NaNoWriMo is about to begin and I will be spending all of my spare time in the month of November writing my third novel. I plan to attend a slew of NaNoWriMo Local Events, including the write-ins. That means mobile writing. I have a work laptop, but it’s generally a bad idea to do personal work on your corporate laptop. That leaves my iPad or my smartphone. I chose to use my iPad and played with some apps and accessories to figure out the best way to do it.
Here’s how you can use your iPad to write your NaNoWriMo novel.
The first thing you need to consider is what you want to accomplish with your technology during NaNoWriMo. Some people use pen and paper and do quite well. Some people get along well with a text editor. Perhaps you want to do a little more:
- Syncing: You want to do some writing on your home desktop, then pick up where you left off on your iPad. You want your documents to sync.
- Offline Writing: You want to be able to write on your iPad even when you have no Wi-Fi available.
- Rich Format: You want to be able to use different fonts and styling, like Bold, Italics,
Courier font, headings, and more, and you want them to sync perfectly between devices.
- Word Count: You have to have a word counter in your program so you can track your words for NaNoWriMo.
There are lots of apps and accessories out there that could enable you to accomplish your goals. As part of my technical blog, I wrote an iPad Series of articles on what you can do with your iPad. As part of that series, I wrote an article on Work Productivity on the iPad that focused on using an office suite, creating graphics, and writing a blog. I evaluated Pages, Skydrive, Google Drive, Quick Office, Evernote, and the Chrome Browser. While prepping for NaNoWriMo, I went through all of these options again and now have a recommendation.
What app should you use on your iPad? It depends on your platform.
If you only work on Apple products, whether you have a Mac or you’re ONLY working on your iPad, Pages is your best bet.
Pages will work flawless syncing and backups to the iCloud and will be worry-free.
If you’re concerned that you’ll need to have your final edit in Microsoft Word, that’s not a problem. Just “share” your document as a Microsoft Word document and “open” it in another program – like Dropbox or Google Drive.
Apple and Windows
Your iPad is an Apple product, but your desktop/laptop is running Microsoft Windows and has the Microsoft Office Suite. Your best bet is to keep your novel platform-independent until you’re ready to publish.
Google Drive is a combination of Google’s file sharing and syncing and the old Google Docs system.
Begin writing your novel in Google Drive. The file will be saved as a .gdoc format. Microsoft uses .doc or .docx. Don’t worry. When you’re done and ready to send it off to a publisher, you can go to any browser and download it as a Word document.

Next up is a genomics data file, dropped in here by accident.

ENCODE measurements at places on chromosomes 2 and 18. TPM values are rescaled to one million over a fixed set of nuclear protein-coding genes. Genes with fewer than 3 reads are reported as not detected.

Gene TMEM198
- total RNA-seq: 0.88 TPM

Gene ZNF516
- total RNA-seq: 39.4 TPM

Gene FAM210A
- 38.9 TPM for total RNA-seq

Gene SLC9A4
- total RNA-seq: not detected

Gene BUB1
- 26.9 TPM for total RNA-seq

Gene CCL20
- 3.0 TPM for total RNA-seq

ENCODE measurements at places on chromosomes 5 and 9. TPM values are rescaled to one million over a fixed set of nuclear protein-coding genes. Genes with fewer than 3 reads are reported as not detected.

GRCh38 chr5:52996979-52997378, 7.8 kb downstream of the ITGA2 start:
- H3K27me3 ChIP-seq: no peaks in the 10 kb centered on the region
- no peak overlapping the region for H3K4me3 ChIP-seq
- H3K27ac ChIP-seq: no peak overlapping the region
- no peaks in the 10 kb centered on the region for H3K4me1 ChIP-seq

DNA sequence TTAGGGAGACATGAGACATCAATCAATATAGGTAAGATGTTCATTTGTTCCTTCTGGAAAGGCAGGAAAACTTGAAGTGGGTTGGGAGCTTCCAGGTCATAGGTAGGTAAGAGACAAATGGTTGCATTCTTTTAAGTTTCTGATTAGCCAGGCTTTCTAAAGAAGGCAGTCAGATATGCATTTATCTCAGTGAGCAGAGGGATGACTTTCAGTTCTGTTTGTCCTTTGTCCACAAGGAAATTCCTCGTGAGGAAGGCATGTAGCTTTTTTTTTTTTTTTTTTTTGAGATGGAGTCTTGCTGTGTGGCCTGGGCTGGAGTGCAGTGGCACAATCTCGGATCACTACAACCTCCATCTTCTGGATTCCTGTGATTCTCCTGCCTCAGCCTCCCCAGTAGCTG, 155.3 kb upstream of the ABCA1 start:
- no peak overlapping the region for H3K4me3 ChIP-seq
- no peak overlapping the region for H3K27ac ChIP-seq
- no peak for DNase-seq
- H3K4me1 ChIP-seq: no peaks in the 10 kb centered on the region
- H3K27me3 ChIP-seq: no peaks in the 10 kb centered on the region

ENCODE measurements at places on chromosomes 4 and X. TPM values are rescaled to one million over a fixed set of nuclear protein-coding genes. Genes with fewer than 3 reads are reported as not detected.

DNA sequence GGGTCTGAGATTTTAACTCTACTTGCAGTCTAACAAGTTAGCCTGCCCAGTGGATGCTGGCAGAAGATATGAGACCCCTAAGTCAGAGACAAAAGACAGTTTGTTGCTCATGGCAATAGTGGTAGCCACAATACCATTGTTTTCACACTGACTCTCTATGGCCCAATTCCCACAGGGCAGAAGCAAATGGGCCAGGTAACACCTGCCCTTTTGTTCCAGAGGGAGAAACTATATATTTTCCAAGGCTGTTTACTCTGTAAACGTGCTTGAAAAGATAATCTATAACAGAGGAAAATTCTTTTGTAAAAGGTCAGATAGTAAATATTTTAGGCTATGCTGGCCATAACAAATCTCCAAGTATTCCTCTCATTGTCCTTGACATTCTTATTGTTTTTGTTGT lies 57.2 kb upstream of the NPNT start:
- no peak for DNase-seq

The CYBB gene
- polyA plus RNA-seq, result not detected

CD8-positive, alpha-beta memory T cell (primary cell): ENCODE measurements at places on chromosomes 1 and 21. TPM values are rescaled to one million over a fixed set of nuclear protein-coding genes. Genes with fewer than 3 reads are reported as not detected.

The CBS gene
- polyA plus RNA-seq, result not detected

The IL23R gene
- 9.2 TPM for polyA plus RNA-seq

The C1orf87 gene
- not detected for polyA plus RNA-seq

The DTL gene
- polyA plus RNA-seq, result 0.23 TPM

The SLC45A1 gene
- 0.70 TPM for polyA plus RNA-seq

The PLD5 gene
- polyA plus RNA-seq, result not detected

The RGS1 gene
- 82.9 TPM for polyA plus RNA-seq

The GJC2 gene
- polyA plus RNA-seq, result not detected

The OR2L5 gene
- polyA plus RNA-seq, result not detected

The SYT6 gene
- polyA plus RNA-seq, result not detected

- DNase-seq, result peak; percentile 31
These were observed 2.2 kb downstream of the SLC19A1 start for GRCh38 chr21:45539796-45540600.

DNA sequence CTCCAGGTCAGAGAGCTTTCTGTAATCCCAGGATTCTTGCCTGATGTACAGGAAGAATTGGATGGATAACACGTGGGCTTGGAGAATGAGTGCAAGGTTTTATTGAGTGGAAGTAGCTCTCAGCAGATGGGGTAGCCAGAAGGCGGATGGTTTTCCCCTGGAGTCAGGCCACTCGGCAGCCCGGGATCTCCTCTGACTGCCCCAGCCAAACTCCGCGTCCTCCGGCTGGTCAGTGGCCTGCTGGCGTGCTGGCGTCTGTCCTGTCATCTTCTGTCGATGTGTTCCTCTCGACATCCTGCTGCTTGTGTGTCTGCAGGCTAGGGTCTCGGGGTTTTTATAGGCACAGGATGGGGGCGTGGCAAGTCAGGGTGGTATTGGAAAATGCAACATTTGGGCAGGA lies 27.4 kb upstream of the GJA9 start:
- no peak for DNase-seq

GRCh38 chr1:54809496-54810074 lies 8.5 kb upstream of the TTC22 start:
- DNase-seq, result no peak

AutoSaves: Your novel will be automatically saved as you type. I couldn’t find any blurb where this was a selling point, but I tested it and it works! If the app crashes, just reopen it and pick up where you left off. This feature alone could potentially save your sanity and hours of rework.
Offline: You can sync your document just before you leave home and work offline all day. Click on the little i on your document and turn on Available Offline.
Any Computer: You can download the Google Drive syncing app for your personal computer, or just open a browser on any computer, go to drive.google.com, and sign in to your Google account. You can view and edit your document there, even if you’re on a library computer. Just don’t forget to log back out of your Google account when you’re done.
If you’re writing a novel on your iPad, you really, really, really need a keyboard. Bluetooth keyboards work very well with an iPad.
I am using the Logitech 920 keyboard that I originally purchased to use with my Android phone. I love the stand/case that it comes with. I haven’t had any trouble using it with my iPad.
If I were buying a new keyboard today, I would still buy the same one, mainly because I love the hard case that turns into the stand.
If I were looking for a more affordable option, I would get the Anker Ultra Slim Mini keyboard. It gets great reviews, is affordable, and is available in black or white. Hint: black keys look nicer longer. White gets dirty.
So – get your apps, get your accessories, and get started writing!
November is just around the corner and that means it’s NaNoWriMo time! For the unknowledgeable, November is National Novel Writing Month.
My writing has been pushed off to the side for the last year, but I’m back! And I’m ready to write Payne of Uncertainty: Ferox Payne Series Book Three.
Stay posted for updates!
Read the first two chapters of my upcoming novel, Payne of Oblivion: Ferox Payne Series #1.
The sample is available on the Ferox World website.
If you’re preparing to publish (or just beginning to write) you may consider using a pen name. I have a couple of friends that were getting married. She was constantly annoyed that her maiden name was mispronounced and his last name was Thigpen. Yes, Thigpen rhymes with pigpen. When they married they decided that they were both changing their name to Beck. Whether you hate your name or just want to use a catchier name, you may choose to use a pseudonym.